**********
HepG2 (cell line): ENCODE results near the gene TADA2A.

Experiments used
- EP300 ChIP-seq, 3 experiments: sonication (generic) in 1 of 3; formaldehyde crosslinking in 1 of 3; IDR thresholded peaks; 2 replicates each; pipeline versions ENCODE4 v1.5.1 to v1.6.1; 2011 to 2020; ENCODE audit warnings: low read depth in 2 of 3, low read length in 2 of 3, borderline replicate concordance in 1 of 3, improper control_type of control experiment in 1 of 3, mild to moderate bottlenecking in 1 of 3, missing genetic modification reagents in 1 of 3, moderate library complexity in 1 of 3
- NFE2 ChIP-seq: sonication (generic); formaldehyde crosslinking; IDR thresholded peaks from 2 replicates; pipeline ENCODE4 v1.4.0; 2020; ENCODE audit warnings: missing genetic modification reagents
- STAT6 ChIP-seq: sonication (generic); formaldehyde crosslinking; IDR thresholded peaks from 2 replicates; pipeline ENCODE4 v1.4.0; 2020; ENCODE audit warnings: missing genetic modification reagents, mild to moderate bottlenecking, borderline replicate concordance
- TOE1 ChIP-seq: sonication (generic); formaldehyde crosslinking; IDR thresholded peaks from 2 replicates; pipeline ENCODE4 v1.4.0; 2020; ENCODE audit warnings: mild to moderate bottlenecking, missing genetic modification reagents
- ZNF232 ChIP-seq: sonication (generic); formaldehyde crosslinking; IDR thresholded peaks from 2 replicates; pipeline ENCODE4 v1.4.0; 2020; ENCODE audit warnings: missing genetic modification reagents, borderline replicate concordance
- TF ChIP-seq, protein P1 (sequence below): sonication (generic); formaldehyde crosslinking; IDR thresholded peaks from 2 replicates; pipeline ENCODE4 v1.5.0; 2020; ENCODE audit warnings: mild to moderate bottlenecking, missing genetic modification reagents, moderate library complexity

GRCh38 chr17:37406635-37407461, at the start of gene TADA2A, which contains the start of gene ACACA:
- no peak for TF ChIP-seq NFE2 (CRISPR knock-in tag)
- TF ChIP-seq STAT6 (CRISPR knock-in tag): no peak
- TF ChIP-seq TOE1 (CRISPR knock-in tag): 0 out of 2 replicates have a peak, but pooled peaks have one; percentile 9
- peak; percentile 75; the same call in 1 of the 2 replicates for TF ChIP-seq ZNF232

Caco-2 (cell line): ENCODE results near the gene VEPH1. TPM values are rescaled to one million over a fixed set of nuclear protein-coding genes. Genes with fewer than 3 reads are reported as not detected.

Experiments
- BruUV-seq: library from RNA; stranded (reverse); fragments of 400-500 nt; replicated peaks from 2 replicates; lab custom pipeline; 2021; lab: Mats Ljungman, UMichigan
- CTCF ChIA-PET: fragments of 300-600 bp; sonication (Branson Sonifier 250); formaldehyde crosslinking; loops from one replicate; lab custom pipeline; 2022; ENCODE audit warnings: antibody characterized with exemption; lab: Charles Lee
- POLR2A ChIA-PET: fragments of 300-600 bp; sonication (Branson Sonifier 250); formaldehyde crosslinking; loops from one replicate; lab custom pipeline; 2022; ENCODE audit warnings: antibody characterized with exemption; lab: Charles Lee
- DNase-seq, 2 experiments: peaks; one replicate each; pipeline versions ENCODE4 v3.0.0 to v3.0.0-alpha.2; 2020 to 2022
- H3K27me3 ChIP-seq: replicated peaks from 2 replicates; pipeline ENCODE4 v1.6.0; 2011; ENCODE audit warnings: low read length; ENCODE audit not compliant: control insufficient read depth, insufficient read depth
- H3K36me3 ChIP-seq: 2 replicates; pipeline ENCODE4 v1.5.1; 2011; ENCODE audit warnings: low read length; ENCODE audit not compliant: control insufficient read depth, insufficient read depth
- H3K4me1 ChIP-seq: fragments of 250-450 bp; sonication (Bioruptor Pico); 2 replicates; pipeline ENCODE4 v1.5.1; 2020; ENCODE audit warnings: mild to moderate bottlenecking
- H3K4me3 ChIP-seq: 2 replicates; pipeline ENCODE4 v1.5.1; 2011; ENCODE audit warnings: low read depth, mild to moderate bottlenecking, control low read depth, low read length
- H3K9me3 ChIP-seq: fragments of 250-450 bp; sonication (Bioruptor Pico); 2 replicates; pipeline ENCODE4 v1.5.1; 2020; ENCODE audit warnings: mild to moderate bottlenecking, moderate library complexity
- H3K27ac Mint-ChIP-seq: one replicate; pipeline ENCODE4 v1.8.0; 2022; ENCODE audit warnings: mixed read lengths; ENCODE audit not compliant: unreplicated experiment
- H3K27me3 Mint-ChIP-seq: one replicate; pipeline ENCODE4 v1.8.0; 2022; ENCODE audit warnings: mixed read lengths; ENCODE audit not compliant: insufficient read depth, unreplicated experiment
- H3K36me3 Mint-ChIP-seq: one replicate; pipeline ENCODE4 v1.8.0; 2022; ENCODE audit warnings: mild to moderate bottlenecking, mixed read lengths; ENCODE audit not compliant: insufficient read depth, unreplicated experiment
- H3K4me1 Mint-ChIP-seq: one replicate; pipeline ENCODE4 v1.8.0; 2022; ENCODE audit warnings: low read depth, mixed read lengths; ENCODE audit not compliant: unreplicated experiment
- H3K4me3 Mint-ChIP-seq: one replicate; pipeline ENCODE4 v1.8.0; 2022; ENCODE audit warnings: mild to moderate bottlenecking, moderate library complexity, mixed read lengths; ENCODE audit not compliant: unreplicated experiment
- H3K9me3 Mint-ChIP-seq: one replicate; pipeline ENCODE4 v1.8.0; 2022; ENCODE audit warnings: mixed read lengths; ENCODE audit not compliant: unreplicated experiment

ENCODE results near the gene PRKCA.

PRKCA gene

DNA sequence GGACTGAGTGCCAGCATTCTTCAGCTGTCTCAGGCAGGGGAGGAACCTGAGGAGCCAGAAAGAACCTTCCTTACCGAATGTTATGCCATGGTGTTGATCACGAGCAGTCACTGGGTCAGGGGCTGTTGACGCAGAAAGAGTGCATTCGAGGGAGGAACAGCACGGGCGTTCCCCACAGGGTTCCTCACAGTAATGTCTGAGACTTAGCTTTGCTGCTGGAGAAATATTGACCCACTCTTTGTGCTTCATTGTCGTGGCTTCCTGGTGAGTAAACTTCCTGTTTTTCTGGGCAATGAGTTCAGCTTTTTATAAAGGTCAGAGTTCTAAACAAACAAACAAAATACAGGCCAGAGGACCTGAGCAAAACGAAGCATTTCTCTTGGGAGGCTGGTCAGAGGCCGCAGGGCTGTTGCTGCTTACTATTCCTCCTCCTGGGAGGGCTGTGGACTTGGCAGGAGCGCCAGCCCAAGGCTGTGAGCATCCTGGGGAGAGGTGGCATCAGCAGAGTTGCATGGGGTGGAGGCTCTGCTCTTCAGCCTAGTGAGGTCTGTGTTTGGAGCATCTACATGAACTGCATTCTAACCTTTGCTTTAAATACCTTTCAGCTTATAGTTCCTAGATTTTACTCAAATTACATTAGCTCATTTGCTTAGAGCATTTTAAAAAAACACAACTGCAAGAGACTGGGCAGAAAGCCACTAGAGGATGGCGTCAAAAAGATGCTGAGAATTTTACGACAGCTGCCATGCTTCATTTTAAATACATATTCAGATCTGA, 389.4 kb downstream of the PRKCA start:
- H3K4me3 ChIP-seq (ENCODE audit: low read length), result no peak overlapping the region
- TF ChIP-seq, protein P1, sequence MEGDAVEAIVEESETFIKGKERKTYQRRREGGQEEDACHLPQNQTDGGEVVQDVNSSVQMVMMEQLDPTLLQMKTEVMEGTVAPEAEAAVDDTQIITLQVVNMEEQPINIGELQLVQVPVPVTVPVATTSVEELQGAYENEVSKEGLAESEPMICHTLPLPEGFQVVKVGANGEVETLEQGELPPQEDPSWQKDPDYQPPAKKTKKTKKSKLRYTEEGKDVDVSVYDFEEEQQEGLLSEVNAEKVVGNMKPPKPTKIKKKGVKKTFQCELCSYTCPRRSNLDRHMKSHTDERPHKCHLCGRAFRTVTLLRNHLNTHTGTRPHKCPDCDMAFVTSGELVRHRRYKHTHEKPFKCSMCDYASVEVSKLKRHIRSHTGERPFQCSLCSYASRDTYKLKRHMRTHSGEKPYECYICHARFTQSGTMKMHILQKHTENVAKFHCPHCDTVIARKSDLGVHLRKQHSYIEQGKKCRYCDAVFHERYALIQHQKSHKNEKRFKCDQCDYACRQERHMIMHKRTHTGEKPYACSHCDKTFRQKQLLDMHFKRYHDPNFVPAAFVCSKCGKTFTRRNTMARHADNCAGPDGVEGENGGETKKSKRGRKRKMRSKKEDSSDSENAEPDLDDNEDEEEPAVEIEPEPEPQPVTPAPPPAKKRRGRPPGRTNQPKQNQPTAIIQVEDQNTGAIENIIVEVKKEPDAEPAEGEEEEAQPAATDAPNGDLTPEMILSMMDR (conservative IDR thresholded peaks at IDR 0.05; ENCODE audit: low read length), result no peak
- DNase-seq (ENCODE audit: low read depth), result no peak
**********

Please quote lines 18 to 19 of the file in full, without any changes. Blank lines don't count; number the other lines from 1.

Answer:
- POLR2A ChIA-PET: fragments of 300-600 bp; sonication (Branson Sonifier 250); formaldehyde crosslinking; loops from one replicate; lab custom pipeline; 2022; ENCODE audit warnings: antibody characterized with exemption; lab: Charles Lee
- DNase-seq, 2 experiments: peaks; one replicate each; pipeline versions ENCODE4 v3.0.0 to v3.0.0-alpha.2; 2020 to 2022